Over the last couple years, the lovely Ms. Betty White has been blogged, tweeted and Facebooked back into the Hollywood limelight at the age of 89. She is “cute” and “sweet” and now apparently even “hot” by the standards of an entertainment industry which generally saves its highest praise and adoration for the youthful (or at least the youthful appearing).
Betty White’s resurgence of popularity is nothing short of miraculous when taken in this context.
However, relatively speaking, Ms. White is jail bait beside Mr. Edgar Allen Poe, who last month turned 202 and seems to be enjoying a second public life of his own.
And the one thing he is which Betty White definitely is not (as far as we know) is dead; a state Poe has been in for 162 years but which is not stopping him from recently getting his name in the press, or starring in several upcoming Hollywood projects.
Of course it doesn’t hurt to be terminally interesting as well.
The Poe Toaster tradition is said to have begun on Poe’s birthday in 1949, 100 years after his death, and continued annually until 2009. Each year, in the early hours of the morning of January 19th, a black-clad figure with a silver-tipped cane, presumed to be male, would enter the Westminster Hall and Burying Ground in Baltimore.
At the site of Poe’s original grave, which is marked with a commemorative stone, he would raise a cognac toast and place three red roses on the grave marker in a distinctive configuration, along with the unfinished bottle of Martell cognac. The roses were believed to represent Poe, his wife Virginia, and his mother-in-law Maria Clemm, all three of whom were originally interred at the site.
The significance of the cognac is uncertain, as it does not feature in Poe’s works (as would, for example, Amontillado).
But Poe enthusiasts also point out that 2009 would have been Poe’s 200th birthday and a fitting point to stop the tradition.
Whatever the reason, the missing toaster landed Edgar Allan Poe in the news coast-to-coast, including a mention on CNN, and spawned some interesting souvenirs as well.
Then we have the upcoming 2011 movie release The Raven staring John Cusack.
Directed by James McTeigue (he of V for Vendetta), the plot centers around a fictionalized account of the final five “mysterious” days of Edgar Allan Poe’s life. Apparently the famous writer joins the hunt for a serial killer whose murders are inspired by his stories.
The real death of Poe was genuinely mysterious. The writer was discovered on the streets of Baltimore in great distress and in need of “immediate assistance.”
Speculation has run from an undiagnosed rabies infection which ultimately resulted in madness, to a kidnapping plot driven by election fraud, to the final sad result of a lifetime of melancholy fueled by alcohol and drug use.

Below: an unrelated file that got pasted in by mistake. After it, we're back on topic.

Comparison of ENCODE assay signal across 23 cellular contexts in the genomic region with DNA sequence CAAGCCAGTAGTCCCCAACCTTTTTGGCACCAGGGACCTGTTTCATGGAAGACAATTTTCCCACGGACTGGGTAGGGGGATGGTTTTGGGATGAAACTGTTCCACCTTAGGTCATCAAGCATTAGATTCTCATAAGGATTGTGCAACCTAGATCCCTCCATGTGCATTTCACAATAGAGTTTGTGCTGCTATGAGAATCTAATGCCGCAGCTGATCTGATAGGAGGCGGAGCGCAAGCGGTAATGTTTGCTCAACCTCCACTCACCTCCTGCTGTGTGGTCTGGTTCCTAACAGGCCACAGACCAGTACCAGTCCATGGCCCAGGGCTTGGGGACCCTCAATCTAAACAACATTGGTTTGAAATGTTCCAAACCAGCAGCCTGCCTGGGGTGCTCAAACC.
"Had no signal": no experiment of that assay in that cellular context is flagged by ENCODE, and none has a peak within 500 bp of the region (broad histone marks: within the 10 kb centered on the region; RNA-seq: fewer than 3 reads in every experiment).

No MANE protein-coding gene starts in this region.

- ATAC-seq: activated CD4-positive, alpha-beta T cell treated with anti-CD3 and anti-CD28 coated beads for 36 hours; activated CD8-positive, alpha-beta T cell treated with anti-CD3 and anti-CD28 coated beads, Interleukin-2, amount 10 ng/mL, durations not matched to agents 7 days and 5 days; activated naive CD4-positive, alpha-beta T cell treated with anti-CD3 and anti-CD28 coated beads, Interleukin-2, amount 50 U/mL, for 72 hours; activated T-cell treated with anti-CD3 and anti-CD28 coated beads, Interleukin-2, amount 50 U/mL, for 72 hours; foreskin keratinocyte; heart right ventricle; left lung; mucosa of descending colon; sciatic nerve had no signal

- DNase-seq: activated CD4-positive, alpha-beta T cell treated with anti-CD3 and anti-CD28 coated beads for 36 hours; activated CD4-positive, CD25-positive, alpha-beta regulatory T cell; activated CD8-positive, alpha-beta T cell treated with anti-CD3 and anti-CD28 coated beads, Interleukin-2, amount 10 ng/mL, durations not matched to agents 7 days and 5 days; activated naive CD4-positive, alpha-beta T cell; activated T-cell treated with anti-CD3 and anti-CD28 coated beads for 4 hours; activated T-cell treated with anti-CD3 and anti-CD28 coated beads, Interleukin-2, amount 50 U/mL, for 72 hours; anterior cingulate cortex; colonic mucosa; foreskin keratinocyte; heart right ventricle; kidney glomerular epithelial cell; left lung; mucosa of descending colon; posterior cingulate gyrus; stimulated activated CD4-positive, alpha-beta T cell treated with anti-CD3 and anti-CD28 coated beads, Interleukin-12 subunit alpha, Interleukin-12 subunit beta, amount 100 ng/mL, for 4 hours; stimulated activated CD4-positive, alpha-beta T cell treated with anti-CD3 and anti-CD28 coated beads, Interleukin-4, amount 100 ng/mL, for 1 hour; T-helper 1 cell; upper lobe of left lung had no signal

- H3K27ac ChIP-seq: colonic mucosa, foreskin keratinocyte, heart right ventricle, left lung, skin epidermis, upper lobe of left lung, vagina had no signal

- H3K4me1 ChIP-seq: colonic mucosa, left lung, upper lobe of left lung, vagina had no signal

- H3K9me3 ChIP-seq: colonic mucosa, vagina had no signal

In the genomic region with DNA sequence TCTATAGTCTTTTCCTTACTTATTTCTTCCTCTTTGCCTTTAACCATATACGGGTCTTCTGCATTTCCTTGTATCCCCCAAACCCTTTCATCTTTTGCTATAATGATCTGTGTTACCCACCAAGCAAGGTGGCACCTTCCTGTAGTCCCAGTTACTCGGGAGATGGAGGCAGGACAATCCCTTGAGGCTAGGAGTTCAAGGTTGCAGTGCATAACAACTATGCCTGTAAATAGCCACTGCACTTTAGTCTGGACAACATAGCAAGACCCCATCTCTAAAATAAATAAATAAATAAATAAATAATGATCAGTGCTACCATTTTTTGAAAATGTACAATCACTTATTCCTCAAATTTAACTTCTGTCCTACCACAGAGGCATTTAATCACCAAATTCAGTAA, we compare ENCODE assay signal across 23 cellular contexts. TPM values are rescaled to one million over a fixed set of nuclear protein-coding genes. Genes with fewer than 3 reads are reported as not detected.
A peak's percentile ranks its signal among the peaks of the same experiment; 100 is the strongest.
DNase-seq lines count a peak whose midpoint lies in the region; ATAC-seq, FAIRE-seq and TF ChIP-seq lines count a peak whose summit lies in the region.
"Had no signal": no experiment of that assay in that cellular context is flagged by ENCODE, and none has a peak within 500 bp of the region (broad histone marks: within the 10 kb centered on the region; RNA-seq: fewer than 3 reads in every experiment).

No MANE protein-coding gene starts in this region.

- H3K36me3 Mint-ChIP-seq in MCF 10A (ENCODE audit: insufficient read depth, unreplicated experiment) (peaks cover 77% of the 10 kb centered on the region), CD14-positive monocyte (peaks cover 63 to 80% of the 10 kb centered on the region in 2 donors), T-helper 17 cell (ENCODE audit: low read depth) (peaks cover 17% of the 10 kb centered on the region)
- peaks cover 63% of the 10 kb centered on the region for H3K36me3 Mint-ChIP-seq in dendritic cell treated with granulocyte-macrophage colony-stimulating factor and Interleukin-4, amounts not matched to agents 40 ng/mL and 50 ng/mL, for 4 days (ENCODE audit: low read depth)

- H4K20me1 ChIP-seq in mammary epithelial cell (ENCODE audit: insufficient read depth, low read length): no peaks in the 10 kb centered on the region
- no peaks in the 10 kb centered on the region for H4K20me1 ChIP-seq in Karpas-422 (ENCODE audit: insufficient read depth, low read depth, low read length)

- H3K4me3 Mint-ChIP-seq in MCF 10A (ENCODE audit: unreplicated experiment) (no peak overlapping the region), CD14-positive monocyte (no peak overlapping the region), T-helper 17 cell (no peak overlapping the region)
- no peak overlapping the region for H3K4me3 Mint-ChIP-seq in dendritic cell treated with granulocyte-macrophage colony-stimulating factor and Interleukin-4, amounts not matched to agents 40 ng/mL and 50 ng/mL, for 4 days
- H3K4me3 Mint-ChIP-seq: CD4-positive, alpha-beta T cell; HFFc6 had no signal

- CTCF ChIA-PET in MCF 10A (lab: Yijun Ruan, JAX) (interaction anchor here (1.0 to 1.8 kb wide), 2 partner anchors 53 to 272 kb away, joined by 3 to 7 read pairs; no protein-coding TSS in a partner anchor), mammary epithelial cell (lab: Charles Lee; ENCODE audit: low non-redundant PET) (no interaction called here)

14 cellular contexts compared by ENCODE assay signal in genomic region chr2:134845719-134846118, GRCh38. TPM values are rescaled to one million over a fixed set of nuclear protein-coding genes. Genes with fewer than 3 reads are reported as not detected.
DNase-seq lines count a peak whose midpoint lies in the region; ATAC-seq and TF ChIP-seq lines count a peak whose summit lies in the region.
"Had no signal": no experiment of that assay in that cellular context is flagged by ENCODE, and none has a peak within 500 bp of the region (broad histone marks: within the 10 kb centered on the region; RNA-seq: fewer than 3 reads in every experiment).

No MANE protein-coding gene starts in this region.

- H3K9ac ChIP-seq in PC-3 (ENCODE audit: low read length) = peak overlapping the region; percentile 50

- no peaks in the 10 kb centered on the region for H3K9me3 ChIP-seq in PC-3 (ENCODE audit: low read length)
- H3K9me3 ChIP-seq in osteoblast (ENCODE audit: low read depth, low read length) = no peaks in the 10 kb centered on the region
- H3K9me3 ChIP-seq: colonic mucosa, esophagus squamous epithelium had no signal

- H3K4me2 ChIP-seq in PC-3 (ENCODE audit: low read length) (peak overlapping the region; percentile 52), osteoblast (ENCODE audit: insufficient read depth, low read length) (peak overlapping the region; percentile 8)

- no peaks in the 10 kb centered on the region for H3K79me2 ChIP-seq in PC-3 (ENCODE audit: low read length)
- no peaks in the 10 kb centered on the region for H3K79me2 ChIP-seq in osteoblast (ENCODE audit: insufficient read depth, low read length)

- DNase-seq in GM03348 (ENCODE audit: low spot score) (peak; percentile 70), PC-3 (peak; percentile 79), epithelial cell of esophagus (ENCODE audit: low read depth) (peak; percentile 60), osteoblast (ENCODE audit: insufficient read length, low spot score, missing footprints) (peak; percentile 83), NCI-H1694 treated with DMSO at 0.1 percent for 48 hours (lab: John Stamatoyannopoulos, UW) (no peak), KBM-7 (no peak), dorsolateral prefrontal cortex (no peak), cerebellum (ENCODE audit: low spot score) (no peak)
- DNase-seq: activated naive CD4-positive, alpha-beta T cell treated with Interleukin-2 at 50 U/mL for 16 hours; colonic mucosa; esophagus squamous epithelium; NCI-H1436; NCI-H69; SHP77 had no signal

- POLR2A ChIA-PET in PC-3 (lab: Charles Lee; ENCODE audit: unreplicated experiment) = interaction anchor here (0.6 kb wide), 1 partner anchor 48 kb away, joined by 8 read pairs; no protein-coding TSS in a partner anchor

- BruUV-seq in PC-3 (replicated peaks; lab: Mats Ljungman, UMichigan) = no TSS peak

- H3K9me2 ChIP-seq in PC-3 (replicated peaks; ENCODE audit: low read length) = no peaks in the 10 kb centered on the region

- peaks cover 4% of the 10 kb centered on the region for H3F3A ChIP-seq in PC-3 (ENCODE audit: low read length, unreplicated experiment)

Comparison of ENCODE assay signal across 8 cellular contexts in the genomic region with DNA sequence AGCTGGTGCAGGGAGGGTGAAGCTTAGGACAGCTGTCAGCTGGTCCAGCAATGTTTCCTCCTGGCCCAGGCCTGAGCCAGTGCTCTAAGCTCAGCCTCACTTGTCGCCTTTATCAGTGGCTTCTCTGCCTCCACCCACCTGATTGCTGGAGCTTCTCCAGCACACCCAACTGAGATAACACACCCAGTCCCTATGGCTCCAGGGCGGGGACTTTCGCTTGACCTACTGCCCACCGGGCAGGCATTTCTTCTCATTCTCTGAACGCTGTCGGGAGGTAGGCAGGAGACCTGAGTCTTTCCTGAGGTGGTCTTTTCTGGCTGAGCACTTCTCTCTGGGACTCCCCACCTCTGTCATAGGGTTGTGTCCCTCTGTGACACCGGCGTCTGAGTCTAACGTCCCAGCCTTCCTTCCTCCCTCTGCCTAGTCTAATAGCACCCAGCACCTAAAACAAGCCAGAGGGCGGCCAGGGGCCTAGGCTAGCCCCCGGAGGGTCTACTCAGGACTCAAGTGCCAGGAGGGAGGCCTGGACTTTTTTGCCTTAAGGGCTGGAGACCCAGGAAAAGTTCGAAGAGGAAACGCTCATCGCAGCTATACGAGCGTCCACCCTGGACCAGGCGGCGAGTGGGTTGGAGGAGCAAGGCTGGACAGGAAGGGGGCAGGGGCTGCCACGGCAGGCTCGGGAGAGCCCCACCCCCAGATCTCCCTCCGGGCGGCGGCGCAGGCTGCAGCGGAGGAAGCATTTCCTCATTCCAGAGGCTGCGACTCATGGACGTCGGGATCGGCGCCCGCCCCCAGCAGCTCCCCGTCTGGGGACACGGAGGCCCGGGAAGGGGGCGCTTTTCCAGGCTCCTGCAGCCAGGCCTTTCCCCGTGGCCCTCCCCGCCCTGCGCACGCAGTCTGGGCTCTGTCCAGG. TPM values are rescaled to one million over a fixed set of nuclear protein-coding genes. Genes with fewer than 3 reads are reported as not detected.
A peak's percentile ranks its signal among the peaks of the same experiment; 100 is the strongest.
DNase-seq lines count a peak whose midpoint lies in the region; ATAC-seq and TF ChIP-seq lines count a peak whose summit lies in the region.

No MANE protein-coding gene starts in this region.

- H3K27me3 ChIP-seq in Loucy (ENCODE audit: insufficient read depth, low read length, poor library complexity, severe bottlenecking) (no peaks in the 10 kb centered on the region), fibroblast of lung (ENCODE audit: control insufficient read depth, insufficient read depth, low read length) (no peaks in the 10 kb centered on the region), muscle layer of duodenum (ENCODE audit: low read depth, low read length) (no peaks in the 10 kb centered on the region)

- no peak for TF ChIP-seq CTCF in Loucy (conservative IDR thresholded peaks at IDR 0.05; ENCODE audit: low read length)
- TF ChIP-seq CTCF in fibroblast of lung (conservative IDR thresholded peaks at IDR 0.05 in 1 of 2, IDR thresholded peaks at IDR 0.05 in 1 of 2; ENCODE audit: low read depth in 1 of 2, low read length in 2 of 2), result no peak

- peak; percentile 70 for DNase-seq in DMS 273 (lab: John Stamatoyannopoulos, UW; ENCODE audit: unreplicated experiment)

The Raven is being distributed by Relativity Media but hasn’t yet been given a release date, other than it will be in theaters sometime this year.
And though it was widely speculated Johnny Depp would have been the best choice to play such a brooding and complex character, I found no evidence he was even considered and wondered if the end result would have looked too much like the offspring of Ichabod Crane and Sweeny Todd in any case.
Then, on the other hand we have this.
Apparently Sylvester Stallone has been shopping a script since the early 80’s which he helped write, entitled Poe. Not only has it been green-lighted but will also be directed by Rocky himself.
In an MTV interview last August, the Sly-ster chatted about his project.
“I will direct it, but it’s never gonna live up to the hype… No matter what I do it’s going to bomb, totally. Totally! When you’ve been talking about something for 30 years, it’s impossible [to live up to those expectations].”
Well, let’s congratulate him on being realistic in any case.
I still wasn’t sold, mainly because of who this movie’s father was.
However, I have turned up several credible accounts that my personal fav Robert Downey Jr. has signed on to play Poe, so I’m willing to reserve my snarky comments until more information leaks out.
It might be awhile, since my sources indicated Poe is a Christmas, 2012 release at the earliest.
And not to be left out of this seeming EAP craze, here comes TV to jump on the bandwagon.
Now that pilot season is well underway, we’ve gotten word that ABC has apparently ordered a crime drama also by the name of Poe, in which Edgar Allen Poe solves mysteries.
I feel a pattern forming out of this chaos.
Though it reads like a quaint and curious volume of forgotten lore, here’s the official description of Poe:
“Crime procedural following Edgar Allan Poe as the world’s very first detective, using unconventional methods to investigate dark mysteries in 1840s Boston.”
We’ll be tuning into this little gem sometime in the fall, and though it has a pretty good pedigree in Hollier and Lin, I must say I’m skeptical.
So there it is. Mr. Edgar Allan Poe, he of the tragic life and mysterious death, he who immortalized a black bird in timeless prose but met his end nearly penniless in a Baltimore gutter, has found a brave new world of 21st century fame.
Whether or not these tributes will eventually live up to the status of their subject is yet to be seen.
In the meantime, I’ve got a fever and the prescription is Christopher Walken reading The Raven.
Are you looking forward to the upcoming EAP features or is there a historic figure you’d like Hollywood to pay homage to?
Post your ideas here or drop me a line at firstname.lastname@example.org.